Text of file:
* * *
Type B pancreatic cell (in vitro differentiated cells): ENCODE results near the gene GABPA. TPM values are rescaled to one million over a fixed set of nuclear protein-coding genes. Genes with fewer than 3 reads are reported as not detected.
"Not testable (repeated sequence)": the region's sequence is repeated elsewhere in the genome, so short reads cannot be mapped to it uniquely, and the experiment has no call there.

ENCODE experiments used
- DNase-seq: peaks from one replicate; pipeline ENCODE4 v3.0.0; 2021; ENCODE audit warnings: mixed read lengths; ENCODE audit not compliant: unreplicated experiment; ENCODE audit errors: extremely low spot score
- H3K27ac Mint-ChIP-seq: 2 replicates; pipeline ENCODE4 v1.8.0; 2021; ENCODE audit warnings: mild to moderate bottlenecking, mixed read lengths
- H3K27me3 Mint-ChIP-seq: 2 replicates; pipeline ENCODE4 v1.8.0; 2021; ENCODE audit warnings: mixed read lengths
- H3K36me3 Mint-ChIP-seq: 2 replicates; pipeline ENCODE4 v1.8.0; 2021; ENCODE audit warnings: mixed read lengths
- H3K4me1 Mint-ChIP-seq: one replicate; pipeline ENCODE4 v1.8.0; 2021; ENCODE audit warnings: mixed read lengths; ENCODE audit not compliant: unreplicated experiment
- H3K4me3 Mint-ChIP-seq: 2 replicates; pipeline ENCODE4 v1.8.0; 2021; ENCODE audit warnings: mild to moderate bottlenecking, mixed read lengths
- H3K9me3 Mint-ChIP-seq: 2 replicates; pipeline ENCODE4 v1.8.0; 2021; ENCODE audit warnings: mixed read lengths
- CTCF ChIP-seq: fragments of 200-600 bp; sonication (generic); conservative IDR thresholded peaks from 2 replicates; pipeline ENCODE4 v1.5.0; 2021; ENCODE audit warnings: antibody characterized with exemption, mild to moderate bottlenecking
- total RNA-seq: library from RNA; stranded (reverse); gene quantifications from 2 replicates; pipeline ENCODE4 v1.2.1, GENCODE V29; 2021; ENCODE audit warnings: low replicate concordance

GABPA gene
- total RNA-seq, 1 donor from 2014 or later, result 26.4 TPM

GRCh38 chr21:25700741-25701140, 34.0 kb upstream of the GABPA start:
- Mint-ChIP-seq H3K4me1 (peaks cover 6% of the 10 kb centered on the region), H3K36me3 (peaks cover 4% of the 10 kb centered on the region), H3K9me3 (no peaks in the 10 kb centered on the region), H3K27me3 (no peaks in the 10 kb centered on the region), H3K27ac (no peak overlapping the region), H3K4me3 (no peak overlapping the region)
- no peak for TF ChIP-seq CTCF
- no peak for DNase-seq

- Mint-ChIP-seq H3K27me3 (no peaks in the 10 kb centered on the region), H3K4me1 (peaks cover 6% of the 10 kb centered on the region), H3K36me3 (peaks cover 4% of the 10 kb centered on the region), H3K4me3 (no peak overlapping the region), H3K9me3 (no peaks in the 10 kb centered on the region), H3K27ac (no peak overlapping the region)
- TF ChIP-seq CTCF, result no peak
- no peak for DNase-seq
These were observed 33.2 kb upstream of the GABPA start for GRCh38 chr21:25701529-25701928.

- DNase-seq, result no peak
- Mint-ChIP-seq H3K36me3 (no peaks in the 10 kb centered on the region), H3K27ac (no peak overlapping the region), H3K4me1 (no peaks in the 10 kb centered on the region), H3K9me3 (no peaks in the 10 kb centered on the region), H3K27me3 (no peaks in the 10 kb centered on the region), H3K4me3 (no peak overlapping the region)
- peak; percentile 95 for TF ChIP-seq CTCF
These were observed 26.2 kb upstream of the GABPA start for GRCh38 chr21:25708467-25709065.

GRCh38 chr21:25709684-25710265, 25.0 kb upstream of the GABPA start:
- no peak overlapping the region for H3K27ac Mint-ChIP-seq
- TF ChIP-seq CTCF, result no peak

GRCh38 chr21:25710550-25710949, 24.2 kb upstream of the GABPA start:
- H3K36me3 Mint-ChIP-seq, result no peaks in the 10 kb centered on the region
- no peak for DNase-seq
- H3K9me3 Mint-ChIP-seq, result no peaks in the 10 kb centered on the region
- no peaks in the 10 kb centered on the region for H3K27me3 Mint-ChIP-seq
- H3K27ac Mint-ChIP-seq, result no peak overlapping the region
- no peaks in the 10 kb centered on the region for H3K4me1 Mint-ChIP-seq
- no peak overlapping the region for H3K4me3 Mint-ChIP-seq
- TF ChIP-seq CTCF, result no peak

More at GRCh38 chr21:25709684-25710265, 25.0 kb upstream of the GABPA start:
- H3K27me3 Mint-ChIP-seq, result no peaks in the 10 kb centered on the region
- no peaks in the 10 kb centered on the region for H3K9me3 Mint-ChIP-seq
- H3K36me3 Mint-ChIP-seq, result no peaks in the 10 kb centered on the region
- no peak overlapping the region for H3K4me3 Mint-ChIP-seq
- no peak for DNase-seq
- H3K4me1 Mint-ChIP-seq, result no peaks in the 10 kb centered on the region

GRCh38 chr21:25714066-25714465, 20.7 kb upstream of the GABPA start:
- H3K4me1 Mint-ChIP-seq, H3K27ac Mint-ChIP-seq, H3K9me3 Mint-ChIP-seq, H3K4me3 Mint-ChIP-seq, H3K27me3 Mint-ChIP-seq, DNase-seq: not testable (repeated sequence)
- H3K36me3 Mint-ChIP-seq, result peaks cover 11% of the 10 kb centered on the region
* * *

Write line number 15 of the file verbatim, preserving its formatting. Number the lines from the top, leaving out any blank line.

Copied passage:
GRCh38 chr21:25700741-25701140, 34.0 kb upstream of the GABPA start: